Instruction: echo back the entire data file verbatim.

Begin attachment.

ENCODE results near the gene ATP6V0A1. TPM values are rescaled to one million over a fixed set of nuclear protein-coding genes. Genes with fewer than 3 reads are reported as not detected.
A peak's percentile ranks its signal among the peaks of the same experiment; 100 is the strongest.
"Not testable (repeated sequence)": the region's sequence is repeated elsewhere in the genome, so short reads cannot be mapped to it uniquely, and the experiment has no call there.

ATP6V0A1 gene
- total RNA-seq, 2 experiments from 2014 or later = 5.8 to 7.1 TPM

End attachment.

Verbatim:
ENCODE results near the gene ATP6V0A1. TPM values are rescaled to one million over a fixed set of nuclear protein-coding genes. Genes with fewer than 3 reads are reported as not detected.
A peak's percentile ranks its signal among the peaks of the same experiment; 100 is the strongest.
"Not testable (repeated sequence)": the region's sequence is repeated elsewhere in the genome, so short reads cannot be mapped to it uniquely, and the experiment has no call there.

ATP6V0A1 gene
- total RNA-seq, 2 experiments from 2014 or later = 5.8 to 7.1 TPM